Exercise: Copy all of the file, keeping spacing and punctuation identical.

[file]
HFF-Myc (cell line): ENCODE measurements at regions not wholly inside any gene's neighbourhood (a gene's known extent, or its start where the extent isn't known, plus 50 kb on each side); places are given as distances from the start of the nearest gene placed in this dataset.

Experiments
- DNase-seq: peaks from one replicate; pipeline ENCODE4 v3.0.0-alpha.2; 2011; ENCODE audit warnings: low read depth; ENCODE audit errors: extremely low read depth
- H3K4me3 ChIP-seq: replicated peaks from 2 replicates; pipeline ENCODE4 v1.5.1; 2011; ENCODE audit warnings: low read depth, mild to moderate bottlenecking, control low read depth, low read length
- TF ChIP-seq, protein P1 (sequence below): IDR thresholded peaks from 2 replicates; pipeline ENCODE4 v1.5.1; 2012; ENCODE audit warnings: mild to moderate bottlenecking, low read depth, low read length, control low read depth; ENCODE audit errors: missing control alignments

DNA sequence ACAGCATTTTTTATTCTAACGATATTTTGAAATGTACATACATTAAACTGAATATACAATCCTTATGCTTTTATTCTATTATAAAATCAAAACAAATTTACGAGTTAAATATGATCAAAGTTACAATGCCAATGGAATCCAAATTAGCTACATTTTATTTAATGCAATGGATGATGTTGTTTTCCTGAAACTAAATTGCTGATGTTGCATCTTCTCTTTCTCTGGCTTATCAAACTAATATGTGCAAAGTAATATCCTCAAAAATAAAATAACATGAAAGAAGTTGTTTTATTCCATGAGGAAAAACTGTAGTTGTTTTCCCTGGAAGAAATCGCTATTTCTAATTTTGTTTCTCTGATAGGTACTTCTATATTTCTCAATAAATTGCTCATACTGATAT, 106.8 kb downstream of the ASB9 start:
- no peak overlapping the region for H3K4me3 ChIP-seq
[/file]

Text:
HFF-Myc (cell line): ENCODE measurements at regions not wholly inside any gene's neighbourhood (a gene's known extent, or its start where the extent isn't known, plus 50 kb on each side); places are given as distances from the start of the nearest gene placed in this dataset.

Experiments
- DNase-seq: peaks from one replicate; pipeline ENCODE4 v3.0.0-alpha.2; 2011; ENCODE audit warnings: low read depth; ENCODE audit errors: extremely low read depth
- H3K4me3 ChIP-seq: replicated peaks from 2 replicates; pipeline ENCODE4 v1.5.1; 2011; ENCODE audit warnings: low read depth, mild to moderate bottlenecking, control low read depth, low read length
- TF ChIP-seq, protein P1 (sequence below): IDR thresholded peaks from 2 replicates; pipeline ENCODE4 v1.5.1; 2012; ENCODE audit warnings: mild to moderate bottlenecking, low read depth, low read length, control low read depth; ENCODE audit errors: missing control alignments

DNA sequence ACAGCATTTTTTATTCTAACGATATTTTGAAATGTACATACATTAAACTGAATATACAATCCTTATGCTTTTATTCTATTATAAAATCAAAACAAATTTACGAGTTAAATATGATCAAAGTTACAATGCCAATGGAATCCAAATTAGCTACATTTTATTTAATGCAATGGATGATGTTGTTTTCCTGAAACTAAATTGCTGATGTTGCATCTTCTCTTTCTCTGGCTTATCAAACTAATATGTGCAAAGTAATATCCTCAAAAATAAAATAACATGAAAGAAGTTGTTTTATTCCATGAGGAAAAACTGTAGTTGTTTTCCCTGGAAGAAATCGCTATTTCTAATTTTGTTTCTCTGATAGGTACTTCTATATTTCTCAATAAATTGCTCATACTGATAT, 106.8 kb downstream of the ASB9 start:
- no peak overlapping the region for H3K4me3 ChIP-seq